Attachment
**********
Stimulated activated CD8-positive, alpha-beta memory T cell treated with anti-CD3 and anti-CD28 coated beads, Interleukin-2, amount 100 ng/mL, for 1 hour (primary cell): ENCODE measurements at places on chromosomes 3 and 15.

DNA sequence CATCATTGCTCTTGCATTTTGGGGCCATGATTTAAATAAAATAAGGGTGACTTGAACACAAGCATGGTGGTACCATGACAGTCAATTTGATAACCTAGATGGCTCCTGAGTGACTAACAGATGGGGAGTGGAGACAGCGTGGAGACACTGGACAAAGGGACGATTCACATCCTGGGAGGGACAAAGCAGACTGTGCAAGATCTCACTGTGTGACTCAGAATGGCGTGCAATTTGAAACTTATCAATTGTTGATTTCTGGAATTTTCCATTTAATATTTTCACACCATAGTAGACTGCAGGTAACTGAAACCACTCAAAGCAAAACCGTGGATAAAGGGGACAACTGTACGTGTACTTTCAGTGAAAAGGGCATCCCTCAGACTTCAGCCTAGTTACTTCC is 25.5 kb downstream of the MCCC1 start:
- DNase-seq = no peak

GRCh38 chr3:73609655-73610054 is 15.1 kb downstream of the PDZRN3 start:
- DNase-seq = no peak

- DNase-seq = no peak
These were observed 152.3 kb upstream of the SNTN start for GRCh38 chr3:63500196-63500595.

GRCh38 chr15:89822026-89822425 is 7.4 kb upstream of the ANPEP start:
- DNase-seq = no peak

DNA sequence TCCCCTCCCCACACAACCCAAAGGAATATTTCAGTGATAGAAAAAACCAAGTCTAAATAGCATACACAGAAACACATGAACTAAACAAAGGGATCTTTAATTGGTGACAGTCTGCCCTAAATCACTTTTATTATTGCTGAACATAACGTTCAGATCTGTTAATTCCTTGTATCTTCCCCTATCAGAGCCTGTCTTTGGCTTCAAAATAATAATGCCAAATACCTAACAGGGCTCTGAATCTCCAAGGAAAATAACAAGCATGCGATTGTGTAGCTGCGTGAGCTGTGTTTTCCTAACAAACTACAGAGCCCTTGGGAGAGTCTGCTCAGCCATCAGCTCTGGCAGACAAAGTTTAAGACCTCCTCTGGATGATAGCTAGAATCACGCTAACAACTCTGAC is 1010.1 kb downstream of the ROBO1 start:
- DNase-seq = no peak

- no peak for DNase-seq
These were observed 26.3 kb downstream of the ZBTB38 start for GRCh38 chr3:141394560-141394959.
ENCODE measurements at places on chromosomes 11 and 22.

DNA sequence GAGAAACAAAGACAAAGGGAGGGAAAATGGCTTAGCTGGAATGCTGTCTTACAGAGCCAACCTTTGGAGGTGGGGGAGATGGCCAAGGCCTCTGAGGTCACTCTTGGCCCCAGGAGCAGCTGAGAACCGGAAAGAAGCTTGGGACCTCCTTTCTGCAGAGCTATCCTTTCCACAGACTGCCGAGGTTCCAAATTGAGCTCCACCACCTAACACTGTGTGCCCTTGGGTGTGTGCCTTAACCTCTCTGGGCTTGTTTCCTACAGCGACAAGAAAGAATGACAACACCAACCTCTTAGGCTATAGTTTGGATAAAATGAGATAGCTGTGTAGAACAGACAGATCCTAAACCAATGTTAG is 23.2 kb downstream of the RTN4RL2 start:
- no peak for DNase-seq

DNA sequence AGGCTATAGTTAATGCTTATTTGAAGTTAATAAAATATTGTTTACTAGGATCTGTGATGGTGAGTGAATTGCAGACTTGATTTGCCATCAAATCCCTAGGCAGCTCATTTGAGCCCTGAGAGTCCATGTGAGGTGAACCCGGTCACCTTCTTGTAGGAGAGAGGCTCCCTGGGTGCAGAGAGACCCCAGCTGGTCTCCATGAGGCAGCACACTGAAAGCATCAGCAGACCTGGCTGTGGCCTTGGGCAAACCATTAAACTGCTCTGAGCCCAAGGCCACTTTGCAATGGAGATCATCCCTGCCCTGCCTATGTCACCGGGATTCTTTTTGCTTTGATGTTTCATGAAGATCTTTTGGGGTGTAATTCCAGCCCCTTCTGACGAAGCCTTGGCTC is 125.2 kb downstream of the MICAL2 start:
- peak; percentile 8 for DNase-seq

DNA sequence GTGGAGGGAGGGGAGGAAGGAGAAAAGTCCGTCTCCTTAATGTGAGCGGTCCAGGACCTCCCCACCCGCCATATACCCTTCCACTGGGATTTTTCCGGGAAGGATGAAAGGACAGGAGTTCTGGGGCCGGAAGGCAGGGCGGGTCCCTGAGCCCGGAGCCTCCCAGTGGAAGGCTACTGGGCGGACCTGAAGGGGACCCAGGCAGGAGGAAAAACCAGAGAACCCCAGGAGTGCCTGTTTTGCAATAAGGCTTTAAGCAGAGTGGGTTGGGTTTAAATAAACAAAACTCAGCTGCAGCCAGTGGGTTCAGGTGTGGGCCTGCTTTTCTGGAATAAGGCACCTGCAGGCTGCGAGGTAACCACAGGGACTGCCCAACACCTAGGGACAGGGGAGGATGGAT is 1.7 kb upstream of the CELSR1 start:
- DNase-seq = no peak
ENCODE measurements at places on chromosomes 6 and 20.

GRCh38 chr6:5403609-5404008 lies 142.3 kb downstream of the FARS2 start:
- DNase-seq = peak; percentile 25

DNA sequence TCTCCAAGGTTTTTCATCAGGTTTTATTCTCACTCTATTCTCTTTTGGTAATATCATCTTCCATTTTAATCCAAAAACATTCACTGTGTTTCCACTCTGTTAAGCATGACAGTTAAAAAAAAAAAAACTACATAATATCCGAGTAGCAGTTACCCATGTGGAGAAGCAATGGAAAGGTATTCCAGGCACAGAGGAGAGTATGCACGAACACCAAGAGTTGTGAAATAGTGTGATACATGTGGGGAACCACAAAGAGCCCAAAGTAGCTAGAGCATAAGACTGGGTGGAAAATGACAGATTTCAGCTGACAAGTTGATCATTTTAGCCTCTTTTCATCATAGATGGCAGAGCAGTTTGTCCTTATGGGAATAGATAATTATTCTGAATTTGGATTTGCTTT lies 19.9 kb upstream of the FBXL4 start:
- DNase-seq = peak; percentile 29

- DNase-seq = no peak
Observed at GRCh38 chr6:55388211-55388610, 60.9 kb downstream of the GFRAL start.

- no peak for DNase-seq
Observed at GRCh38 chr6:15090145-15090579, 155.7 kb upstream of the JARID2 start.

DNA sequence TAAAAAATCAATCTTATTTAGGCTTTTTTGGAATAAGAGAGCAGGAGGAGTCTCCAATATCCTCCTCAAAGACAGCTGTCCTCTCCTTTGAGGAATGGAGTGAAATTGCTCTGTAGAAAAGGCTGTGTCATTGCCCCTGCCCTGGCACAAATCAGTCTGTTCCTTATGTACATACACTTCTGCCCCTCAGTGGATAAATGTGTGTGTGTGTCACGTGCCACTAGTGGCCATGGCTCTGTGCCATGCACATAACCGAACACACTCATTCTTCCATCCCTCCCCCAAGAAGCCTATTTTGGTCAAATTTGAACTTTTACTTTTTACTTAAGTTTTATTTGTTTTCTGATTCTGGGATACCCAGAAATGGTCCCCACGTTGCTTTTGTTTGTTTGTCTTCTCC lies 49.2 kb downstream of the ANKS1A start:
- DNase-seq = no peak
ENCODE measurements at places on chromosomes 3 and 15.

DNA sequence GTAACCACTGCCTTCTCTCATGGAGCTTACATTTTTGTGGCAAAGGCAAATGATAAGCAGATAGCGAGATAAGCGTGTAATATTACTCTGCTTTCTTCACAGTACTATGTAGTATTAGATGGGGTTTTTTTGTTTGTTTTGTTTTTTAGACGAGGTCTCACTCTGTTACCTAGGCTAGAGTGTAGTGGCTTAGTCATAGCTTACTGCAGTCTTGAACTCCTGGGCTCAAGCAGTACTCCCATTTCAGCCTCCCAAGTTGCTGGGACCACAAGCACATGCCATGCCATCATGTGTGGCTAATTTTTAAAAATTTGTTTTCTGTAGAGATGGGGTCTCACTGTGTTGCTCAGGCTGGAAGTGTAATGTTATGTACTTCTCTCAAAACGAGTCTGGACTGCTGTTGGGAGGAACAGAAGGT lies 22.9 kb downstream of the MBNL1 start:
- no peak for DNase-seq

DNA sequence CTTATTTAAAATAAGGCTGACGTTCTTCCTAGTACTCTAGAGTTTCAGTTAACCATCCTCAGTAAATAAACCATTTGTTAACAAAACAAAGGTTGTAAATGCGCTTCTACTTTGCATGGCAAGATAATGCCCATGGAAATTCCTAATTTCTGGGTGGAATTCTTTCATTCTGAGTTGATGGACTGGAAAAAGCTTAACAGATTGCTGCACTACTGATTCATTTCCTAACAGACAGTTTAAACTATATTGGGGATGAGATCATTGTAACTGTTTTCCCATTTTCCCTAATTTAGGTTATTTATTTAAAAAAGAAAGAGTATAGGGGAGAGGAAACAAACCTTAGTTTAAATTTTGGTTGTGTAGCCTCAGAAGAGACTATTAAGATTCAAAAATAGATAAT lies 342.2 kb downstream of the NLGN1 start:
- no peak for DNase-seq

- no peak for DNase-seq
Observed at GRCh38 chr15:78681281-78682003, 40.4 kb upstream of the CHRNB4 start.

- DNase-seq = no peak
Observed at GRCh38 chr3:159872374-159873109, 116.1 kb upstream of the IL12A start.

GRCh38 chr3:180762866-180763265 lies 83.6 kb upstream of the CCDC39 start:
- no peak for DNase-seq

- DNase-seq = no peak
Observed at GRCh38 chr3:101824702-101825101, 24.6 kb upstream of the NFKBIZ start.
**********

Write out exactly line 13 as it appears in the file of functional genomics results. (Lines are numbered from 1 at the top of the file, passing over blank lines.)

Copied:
These were observed 26.3 kb downstream of the ZBTB38 start for GRCh38 chr3:141394560-141394959.